Tokyo police to probe leak of Toshiba chip technology - paper

TOKYO Thu Mar 13, 2014 9:27am IST

A logo of Toshiba Corp is seen on a printed circuit board in this photo illustration taken in Tokyo July 31, 2012. REUTERS/Yuriko Nakao/Files

A logo of Toshiba Corp is seen on a printed circuit board in this photo illustration taken in Tokyo July 31, 2012.

Credit: Reuters/Yuriko Nakao/Files

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TOKYO (Reuters) - Tokyo police will probe a suspected leak of Toshiba Corp (6502.T) technology to a South Korean company that relates to the top Japanese chipmaker's flagship memory chips, the Yomiuri newspaper reported on Thursday.

The paper also said police had obtained a warrant for the arrest of a former engineer at a Toshiba-affiliated chipmaker who was suspected of improperly providing technical data to SK Hynix Inc (000660.KS).

A Toshiba spokesman said the company could not comment on the matter while it is the subject of a police investigation. Tokyo police declined to comment.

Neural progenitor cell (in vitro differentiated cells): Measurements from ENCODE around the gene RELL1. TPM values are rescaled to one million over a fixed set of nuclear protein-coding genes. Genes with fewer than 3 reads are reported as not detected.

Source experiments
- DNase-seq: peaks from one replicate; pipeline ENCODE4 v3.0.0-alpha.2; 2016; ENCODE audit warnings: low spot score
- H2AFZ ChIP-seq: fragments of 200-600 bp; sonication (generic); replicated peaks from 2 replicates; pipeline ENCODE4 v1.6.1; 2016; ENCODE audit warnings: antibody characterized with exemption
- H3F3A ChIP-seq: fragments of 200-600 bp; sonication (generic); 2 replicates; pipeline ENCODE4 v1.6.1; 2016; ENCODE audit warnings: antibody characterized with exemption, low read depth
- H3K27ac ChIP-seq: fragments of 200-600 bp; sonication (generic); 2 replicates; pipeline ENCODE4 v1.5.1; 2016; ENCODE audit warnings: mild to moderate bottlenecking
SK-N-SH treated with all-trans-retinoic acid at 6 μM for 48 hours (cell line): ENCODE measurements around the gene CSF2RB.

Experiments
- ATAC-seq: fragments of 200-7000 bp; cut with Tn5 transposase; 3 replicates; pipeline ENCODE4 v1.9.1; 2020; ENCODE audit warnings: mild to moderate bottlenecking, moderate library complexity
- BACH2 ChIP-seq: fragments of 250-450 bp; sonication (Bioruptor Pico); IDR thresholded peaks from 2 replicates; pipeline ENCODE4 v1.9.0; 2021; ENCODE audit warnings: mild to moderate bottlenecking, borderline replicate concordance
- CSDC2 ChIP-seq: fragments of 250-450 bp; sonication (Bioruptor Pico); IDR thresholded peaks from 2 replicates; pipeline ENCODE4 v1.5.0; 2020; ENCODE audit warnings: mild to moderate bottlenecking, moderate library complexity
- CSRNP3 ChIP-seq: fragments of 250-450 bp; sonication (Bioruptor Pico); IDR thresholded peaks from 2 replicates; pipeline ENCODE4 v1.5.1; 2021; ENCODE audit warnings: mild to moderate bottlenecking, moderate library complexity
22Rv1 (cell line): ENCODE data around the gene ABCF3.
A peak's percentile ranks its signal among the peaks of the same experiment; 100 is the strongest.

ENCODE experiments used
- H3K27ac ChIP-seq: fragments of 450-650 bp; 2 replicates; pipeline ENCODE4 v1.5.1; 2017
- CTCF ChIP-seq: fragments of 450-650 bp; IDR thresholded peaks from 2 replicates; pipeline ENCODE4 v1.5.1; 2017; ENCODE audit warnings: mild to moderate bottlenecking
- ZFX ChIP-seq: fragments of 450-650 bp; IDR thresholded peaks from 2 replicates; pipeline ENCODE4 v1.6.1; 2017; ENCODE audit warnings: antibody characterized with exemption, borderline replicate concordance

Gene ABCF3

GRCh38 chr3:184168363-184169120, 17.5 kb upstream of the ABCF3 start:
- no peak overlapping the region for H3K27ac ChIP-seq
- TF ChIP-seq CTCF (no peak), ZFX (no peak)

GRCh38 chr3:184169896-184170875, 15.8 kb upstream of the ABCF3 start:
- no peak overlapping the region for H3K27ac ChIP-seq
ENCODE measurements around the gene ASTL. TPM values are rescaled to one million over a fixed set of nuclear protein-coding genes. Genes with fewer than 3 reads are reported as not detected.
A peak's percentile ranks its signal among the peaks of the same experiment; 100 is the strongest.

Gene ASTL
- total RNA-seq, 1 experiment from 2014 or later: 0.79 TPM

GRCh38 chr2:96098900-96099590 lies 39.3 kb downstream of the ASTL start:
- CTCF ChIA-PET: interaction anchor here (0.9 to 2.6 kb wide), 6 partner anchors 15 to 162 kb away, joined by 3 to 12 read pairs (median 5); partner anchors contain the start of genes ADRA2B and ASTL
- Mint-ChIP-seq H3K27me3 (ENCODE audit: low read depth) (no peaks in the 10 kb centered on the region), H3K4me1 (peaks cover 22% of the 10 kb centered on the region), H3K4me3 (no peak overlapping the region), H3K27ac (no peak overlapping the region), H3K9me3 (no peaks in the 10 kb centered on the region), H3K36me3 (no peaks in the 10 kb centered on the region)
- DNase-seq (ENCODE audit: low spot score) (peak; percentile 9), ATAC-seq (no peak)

A Hynix spokesman said the company was checking the report and had no further comment.

This would mark Japan's first criminal investigation into a leak of advanced technology from the IT sector overseas, the paper said.

Chief Cabinet Secretary Yoshihide Suga, asked about the report at a regular news conference, said it was extremely important for Japan to protect its advanced technology and prevent it from leaking overseas.

Yomiuri quoted investigators as saying the former employee was suspected of providing information relating to Toshiba's NAND flash memory technology to SK Hynix Inc after he started working at the South Korean company.

NAND memory chips, used to store data in smartphones and tablets, are a key source of profit for Toshiba, whose key competitors in the business include South Korea's Samsung Electronics Co Ltd (005930.KS) and U.S. chipmaker SanDisk Corp

(SNDK.O).

Toshiba's shares fell 1.3 percent on Thursday to 454 yen, compared with a 0.5 percent rise in Tokyo's benchmark Nikkei average .N225.

(Reporting by Kaori Kaneko; Additional reporting by Miyoung Kim in Seoul; Editing by Dominic Lau, Edmund Klamann and Michael Urquhart)

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